An average daily high of about 70 degrees and an average daily low of 47 degrees in the summer. That sounds like heaven to this August-weary Texan. We may need to add "summer hot tub" to that wish list...

So our plan is to spend a week in Cloudcroft this summer to check the area out. Is this where we want to build our summer cabin?

Since we have a cabin picked out that we want to build, we have the added complexity of finding a lot that will accommodate Schindler's site plan, shown at the top of this post.

Some observations of that site plan:

- it assumes a flat site of about 30 feet by 60 feet for the house and, ideally, 40 feet by 80 feet for the full site plan and
- it doesn't indicate orientation (in other words, which way is north?).

I suppose one could assume that the orientation shown assumes north toward the top with the other directions following suit. And although Schindler is careful to not refer to direction when showing elevations, he does slip when showing an inset elevation of a bookcase:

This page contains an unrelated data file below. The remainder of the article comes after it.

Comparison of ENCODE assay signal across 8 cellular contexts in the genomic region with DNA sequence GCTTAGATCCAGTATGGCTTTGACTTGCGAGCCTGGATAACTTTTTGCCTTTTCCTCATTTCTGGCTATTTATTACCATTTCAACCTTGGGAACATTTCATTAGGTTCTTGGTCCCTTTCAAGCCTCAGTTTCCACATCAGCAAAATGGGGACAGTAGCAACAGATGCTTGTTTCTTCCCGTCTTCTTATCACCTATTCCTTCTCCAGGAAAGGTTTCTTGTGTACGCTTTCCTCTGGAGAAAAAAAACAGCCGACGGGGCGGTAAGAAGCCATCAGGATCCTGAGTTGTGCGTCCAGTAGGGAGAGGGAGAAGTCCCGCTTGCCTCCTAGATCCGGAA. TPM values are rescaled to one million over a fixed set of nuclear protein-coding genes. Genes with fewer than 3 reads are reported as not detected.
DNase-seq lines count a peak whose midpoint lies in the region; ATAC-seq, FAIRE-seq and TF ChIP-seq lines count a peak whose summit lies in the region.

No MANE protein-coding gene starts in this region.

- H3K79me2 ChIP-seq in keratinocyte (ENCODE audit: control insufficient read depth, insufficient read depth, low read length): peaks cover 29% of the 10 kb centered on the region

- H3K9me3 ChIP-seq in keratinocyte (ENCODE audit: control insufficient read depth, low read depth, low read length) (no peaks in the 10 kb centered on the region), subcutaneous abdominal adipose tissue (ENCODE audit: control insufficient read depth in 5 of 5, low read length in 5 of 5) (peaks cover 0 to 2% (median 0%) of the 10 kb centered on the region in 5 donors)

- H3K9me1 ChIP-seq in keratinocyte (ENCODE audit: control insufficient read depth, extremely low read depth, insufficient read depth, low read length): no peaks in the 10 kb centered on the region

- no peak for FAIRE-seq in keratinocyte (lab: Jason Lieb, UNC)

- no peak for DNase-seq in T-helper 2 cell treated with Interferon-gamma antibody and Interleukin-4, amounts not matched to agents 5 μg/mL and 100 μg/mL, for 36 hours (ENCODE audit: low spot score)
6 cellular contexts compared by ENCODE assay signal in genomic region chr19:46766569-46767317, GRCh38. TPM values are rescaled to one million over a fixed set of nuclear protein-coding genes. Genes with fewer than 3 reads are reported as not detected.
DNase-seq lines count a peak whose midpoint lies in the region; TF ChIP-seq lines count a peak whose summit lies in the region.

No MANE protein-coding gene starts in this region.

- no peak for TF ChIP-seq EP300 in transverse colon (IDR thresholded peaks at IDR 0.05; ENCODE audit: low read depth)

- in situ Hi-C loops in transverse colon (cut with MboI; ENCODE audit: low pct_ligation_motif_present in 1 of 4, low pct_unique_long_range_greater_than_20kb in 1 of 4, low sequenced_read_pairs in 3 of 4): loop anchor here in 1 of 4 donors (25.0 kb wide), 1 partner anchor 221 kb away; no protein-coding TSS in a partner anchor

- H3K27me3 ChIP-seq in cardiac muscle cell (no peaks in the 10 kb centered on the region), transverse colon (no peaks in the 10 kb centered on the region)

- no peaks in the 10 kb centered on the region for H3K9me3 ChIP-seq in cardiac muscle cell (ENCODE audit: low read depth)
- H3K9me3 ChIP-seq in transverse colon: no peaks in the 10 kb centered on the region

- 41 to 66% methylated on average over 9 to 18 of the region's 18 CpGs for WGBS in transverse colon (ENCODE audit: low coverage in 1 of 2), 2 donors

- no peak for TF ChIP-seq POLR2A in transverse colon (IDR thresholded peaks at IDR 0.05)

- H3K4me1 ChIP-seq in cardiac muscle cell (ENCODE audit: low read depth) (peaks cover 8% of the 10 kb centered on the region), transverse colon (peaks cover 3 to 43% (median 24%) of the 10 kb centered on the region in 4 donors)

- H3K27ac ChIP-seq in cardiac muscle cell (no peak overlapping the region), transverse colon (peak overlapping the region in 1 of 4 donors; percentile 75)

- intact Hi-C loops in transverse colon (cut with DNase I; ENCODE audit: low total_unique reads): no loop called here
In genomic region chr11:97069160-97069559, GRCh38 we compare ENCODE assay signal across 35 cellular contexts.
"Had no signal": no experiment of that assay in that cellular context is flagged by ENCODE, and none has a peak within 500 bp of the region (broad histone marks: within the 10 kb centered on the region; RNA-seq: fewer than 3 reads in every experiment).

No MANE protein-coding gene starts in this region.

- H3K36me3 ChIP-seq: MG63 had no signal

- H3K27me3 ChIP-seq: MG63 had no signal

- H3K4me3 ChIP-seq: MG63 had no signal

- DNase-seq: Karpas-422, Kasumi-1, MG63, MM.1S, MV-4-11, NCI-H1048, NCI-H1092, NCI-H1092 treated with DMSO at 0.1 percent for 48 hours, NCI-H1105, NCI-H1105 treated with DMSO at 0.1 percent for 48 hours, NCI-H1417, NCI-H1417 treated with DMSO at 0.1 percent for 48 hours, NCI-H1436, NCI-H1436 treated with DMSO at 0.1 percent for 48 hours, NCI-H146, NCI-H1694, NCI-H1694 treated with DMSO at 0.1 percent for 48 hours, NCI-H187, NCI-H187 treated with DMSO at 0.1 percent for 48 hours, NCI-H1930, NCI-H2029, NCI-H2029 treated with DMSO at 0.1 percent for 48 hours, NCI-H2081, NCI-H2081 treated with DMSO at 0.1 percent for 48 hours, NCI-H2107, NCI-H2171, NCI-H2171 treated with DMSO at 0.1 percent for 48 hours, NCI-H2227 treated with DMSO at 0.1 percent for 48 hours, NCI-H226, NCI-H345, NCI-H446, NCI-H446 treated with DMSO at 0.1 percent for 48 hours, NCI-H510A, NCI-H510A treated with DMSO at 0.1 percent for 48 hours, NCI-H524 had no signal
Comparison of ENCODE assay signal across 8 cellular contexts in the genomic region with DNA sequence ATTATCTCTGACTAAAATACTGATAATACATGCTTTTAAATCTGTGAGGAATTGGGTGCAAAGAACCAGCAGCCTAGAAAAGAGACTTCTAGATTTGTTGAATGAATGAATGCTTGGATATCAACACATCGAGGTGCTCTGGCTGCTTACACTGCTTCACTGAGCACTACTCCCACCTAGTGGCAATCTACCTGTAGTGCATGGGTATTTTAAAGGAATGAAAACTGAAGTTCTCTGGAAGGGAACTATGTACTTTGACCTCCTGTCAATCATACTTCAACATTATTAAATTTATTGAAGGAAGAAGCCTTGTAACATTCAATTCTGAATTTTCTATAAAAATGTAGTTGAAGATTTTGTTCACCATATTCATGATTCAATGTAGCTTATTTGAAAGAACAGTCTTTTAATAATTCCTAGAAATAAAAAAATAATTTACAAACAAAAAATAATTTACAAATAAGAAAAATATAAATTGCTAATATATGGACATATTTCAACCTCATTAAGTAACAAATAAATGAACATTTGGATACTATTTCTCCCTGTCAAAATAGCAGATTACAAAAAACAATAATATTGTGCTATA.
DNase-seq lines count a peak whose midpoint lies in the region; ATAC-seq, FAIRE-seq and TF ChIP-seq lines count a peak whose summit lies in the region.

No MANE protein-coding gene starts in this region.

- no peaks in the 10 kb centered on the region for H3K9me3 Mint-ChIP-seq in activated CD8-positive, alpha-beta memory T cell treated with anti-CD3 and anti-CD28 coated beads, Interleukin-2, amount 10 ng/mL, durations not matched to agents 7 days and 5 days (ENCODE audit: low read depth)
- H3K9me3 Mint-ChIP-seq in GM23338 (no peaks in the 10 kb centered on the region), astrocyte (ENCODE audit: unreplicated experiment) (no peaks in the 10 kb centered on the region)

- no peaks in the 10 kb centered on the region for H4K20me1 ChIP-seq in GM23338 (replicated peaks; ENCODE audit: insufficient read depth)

See where he writes "Looking East"? Ha! That means that north is indeed toward the top of the plan.

But that doesn't really make sense to me...

Presumably Schindler designed this house for the upper Mid-West, land of long winters. So why would he place the door on the north side of the building and orient the main windows north and west? It seems to make more sense for north to be toward the bottom of the site plan: the door would be out of the direct blast of the north winds, the side of the house with hardly any windows would be backed up against the north winds, and the mostly glass room (the bedroom) would be facing east, but would also get ample southern sun (good thermal loading).